economic status of their clients (less privileged people), social enterprises may not charge competitive
prices for their products and services. Yet, prices must be high enough to break even at least. This
explains why achieving financial sustainability is tricky for most social enterprises (Doherty et al., 2014).
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Third, social enterprises fill institutional voids that are unattended by governments and the market (Zahra
et al., 2009). Thus, social enterprises supply products and services that are unavailable in conventional
sectors due to resource constraints faced by governments and other private actors. Such voids are usually
costly and unprofitable to fill, a reason for their neglect by the market.
In addition to the global popularity of social enterprises, we have in recent years observed a significant
increase in cross-border operations by these hybrid firms (Porter & Kramer, 2011). These cross-border
activities can be global or regional (McKague, Menke, Arasaratnam, 2014; Wang, Alon, & Kimble,
2015). In some instances, pro-social organizations incorporated in western countries expand their
developmental interventions into developing countries either directly or through support-based
partnerships with local organizations (Golesorkhi, Mersland, Piekkari, Pishchulov, & Randøy, 2019;
Golesorkhi, Mersland, Randøy, & Shenkar, 2019). In most cases, such collaborations involve the
transfer of personnel, knowledge and international best practices.
Despite the burgeoning literature, the internationalization of social enterprises has received only a paucity
of scholarly attention (Pless, 2012; Zahra, Rawhouser, Bhawe, Neubaum, & Hayton, 2008) and until now,
no study has, to the best of our knowledge, investigated the international market selection decisions of
social enterprises. We aim to contribute to the literature by explaining the international market decision of
social enterprises based on the macroeconomic conditions of host countries. The study also contributes to
our understanding of hybrid firms, an understanding which has been a standing call in many previous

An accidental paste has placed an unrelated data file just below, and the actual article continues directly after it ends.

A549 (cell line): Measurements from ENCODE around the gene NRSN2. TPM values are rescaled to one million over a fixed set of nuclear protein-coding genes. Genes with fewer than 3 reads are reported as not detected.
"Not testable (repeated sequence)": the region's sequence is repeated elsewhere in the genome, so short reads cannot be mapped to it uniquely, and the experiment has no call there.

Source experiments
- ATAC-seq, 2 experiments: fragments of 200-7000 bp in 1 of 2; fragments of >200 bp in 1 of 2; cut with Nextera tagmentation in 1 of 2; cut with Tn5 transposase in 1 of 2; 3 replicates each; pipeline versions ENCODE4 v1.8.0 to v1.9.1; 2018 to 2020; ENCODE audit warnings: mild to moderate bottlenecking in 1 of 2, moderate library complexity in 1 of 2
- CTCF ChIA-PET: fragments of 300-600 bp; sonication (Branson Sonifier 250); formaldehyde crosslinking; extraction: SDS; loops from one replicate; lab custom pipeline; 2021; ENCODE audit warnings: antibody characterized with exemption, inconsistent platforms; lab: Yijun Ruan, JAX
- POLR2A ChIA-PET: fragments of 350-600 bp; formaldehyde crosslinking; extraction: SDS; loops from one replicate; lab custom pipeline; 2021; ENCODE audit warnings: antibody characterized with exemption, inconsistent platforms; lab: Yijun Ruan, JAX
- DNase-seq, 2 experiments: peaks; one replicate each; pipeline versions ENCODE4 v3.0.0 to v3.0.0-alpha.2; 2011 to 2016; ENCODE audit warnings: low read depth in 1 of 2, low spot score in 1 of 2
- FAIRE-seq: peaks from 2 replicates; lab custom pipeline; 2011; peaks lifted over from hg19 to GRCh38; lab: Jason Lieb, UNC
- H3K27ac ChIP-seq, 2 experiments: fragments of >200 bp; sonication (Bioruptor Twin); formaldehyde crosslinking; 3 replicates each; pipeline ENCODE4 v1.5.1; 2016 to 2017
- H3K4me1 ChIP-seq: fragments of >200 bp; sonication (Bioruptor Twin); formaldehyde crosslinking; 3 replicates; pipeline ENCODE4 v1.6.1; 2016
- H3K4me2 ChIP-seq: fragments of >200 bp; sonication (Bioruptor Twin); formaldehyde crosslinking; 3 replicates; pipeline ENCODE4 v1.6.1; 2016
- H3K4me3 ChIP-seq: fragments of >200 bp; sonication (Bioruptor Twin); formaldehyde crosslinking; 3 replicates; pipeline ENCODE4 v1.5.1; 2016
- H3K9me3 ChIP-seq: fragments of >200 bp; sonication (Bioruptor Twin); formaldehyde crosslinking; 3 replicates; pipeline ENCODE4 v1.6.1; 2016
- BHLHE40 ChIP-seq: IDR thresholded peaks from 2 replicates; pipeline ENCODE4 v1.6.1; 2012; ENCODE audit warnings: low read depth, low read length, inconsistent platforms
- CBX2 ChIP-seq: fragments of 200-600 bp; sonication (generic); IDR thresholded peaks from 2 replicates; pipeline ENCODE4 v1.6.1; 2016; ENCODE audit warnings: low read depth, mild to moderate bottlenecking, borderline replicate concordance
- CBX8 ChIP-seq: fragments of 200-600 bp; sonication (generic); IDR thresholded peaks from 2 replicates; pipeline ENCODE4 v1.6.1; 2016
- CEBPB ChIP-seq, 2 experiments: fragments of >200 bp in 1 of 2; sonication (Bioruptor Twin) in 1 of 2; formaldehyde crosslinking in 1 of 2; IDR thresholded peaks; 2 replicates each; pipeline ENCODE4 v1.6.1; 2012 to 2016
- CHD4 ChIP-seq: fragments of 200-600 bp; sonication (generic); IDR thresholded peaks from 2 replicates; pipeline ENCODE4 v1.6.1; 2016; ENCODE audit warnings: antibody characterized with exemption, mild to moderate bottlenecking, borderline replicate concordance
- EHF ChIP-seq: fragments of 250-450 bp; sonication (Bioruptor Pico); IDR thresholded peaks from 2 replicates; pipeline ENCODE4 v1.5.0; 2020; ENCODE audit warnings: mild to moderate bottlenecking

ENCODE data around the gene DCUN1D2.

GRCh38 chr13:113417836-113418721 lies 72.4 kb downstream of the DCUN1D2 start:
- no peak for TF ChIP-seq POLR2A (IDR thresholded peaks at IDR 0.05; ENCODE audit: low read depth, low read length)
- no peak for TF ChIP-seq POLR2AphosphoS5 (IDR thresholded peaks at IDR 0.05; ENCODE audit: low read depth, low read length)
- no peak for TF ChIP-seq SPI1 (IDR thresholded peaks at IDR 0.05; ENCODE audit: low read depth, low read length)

studies (e.g. See, Battilana et al., 2015; Doherty et al., 2014; Pache & Santos, 2013; Smith et al., 2013).
We set out to address the following research question: Into which macroeconomic environment do social
enterprises go when investing abroad? We argue that host country macroeconomic conditions have a
direct bearing on the ability of hybrid firms to balance the trade-off between their social and financial
goals (Ault & Spicer, 2014; Hermes, Lensink, & Meesters, 2011; Smith, Gonin, & Besharov, 2013). For
hybrid organizations, the core need to make a social impact distinguishes their internationalization
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process from those of mainstream firms. Therefore, conventional theories on internationalization may not
be sufficient to understand the cross-border operations of social enterprises (Peredo & McLean, 2006).
To answer the research question, we use an original dataset comprising of data from 41 impact investing
organizations that originate from Europe and North America. Generally, impact investing organizations
invest with a dual motive: generating social impact and earning financial returns (Ashta, 2012). By
aiming to concurrently achieve both objectives, impact investing firms are faced with trade-offs because
these polar goals can conflict (Glac, 2009). For their desired social goal, the impact investing
organizations in our dataset contribute to fighting global poverty by providing finance as well as a wide
range of non-financial assistance to local microfinance institutions (MFIs) in developing countries. MFIs
are specialized organizations that are known for alleviating poverty through the provision of banking
services to marginalized and disadvantaged persons with income generating activities (Armendáriz &
Morduch, 2010). Previous studies have shown that many MFIs rely on their partners in the global
North―mostly impact investing organizations―for financing and technical solutions (Mersland, Randøy,
& Strøm, 2011; Mersland & Urgeghe, 2013). At the same time, being double bottom line organizations,
the impact investors in our dataset equally aim at earning financial returns on their investments in the
MFIs. In addition to the data on the impact investing organizations, we also gather macroeconomic data
on 153 developing countries.
Based on existing literature on hybrid organizations, we generally hypothesize that social enterprises, in
our case impact investing organizations, are likely to internationalize into countries where they have the
opportunity to balance the competing demands of their dual institutional logics. Thus, social enterprises
will target countries that are less developed, institutionally weak, and risky, but not countries where these
macroeconomic indicators are at the worst levels. Largely, our empirical investigation supports this
hypothesis.
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In sum, it appears that when going abroad, the average impact investing organization makes an optimum
choice by selecting countries that offer a desirable balance in the trade-off between social and economic
opportunities. We claim that impact investing organizations adopt this strategy to balance their often
conflicting social and financial institutional logics.
The paper proceeds as follows. Section 2 presents the conceptual and theoretical framework. Section 3